“This is a huge step toward bringing knowledge of pharmacogenomics into patient care,” says Richard Weinshilboum, M.D., Pharmacogenomics Program Director at Mayo Clinic’s Center for Individualized Medicine and the Mary Lou and John H. Dasburg Professor of Cancer Genomics. “Most importantly, it has the potential of preventing errors and identifying the most appropriate drugs and individualized treatments for thousands of patients – thanks to research on the human genome.”

Media Contact: Bob Nellis at Mayo Clinic Public Affairs: 507-284-5005 or newsbureau@mayo.edu [...]

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Bob Nellis (@bobnellis) posted · Mon, Apr 20 8:52pm · View  

Asthma Discovery May Lead to New Therapeutic Approach

Embargoed: Do not release before 2:00 p.m. U.S. Eastern Time, April 22, 2015

Mayo Clinic researchers and collaborators have discovered a key cellular mechanism that contributes to bronchoconstriction and inflammation in asthma. Their studies may lead to a novel, effective asthma therapy for patients. The findings appear in the journal Science Translational Medicine.illustration of healthy lung and airway, airway with mucous membrane and buildup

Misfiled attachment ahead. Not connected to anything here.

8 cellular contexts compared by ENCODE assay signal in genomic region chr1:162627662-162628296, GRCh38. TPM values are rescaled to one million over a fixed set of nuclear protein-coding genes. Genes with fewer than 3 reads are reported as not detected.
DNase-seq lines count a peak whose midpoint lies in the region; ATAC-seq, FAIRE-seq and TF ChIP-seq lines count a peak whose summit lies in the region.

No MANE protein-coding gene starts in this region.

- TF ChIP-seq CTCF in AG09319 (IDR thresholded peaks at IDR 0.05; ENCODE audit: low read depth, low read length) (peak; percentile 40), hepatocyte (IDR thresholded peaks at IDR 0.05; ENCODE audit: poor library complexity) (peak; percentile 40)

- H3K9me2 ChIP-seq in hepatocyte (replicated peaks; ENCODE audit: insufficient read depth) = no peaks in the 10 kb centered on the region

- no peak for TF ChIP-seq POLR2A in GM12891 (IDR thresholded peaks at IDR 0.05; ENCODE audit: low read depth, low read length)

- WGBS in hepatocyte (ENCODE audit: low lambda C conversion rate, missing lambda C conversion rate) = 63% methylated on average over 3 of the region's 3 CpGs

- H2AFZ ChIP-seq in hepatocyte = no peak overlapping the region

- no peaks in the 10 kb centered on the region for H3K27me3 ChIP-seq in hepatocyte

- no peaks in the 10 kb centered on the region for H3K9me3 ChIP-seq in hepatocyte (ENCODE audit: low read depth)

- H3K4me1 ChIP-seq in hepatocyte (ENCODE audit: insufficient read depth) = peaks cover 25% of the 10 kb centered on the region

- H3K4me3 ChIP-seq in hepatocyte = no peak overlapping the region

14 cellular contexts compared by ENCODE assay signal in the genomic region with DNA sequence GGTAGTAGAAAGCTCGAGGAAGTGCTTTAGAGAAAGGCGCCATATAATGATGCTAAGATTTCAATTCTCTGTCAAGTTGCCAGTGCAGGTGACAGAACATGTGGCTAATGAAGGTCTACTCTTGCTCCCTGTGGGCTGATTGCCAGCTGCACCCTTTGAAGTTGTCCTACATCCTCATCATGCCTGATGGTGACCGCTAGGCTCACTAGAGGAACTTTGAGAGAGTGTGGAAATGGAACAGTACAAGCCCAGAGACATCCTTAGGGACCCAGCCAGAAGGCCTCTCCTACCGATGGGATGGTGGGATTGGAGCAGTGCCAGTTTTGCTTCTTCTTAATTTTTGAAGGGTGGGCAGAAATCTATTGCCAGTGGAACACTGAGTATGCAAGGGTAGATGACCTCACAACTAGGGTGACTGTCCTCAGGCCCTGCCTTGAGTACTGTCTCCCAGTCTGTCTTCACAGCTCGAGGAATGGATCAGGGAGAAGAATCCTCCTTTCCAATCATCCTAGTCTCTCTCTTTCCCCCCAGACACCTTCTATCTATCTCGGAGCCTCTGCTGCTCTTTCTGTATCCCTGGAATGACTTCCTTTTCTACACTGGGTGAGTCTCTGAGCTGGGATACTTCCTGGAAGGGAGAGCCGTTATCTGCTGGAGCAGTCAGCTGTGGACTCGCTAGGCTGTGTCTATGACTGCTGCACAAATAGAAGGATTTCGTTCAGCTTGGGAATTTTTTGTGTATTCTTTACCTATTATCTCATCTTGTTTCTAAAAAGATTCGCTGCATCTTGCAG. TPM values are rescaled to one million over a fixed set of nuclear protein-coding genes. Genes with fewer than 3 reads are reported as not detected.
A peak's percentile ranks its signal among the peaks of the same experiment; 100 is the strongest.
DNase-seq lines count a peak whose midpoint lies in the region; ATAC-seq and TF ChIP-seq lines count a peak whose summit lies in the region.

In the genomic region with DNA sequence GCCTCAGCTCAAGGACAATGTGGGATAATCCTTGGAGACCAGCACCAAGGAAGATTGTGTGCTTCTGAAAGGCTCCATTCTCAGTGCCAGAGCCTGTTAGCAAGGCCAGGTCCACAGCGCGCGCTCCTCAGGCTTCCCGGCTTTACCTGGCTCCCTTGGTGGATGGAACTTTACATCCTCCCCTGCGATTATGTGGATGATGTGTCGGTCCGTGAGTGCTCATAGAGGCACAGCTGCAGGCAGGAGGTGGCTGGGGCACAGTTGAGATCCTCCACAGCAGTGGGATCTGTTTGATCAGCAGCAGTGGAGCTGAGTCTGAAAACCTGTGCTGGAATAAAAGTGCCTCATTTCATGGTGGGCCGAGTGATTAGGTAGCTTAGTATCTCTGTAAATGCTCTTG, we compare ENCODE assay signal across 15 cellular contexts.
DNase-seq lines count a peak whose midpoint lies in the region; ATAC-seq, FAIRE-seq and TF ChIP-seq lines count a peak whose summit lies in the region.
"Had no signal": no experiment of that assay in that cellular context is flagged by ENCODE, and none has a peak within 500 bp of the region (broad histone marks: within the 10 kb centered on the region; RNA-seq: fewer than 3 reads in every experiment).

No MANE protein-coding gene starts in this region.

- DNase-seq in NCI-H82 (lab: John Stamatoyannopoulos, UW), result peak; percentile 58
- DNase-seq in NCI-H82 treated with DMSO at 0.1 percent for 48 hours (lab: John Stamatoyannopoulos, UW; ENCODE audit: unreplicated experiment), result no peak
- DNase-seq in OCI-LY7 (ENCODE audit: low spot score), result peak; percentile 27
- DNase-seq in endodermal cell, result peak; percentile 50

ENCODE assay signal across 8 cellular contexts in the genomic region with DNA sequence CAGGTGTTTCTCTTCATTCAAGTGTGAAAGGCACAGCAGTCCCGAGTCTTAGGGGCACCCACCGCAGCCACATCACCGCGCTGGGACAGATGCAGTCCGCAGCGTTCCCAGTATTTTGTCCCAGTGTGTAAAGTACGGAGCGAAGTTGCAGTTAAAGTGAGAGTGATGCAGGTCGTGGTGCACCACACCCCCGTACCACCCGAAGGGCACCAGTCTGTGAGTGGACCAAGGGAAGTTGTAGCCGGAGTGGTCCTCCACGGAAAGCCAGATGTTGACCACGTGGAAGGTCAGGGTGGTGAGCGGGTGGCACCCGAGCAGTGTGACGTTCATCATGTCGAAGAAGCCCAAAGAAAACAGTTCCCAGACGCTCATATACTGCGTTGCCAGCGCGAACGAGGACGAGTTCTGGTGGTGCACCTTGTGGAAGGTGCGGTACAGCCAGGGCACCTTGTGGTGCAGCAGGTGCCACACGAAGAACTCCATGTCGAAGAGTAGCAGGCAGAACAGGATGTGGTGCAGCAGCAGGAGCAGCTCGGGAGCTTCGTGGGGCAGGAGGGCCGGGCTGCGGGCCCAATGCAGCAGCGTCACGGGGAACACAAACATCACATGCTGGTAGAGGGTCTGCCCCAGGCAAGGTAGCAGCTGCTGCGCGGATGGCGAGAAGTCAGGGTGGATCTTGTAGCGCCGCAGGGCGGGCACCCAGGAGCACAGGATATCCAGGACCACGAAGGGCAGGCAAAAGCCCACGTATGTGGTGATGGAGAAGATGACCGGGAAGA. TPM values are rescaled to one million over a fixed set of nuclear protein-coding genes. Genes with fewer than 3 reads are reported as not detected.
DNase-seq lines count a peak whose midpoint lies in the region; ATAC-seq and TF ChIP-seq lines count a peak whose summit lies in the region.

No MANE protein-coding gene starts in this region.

The team of researchers from Mayo Clinic, Cardiff University in Wales, King’s College London, the University of Manchester and the Open University in the United Kingdom, as well as the University of California San Francisco, showed that elevated extracellular calcium as well as other internal chemicals released in asthma can activate a “calcium-sensing receptor” (CaSR) on airway cells. The researchers found that CaSR expression is increased in asthma, and contributes to enhanced bronchoconstriction and inflammation that is typically seen in asthma. Importantly, they found that the effects of CaSR can be reversed by CaSR antagonists, also called calcilytics.

Media Contact: Bob Nellis at Mayo Clinic Public Affairs: 507-284-5005 or newsbureau@mayo.edu [...]

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Bob Nellis (@bobnellis) posted · Wed, Apr 8 1:29pm · View  

Effective Leadership: One Remedy for Physician Burnout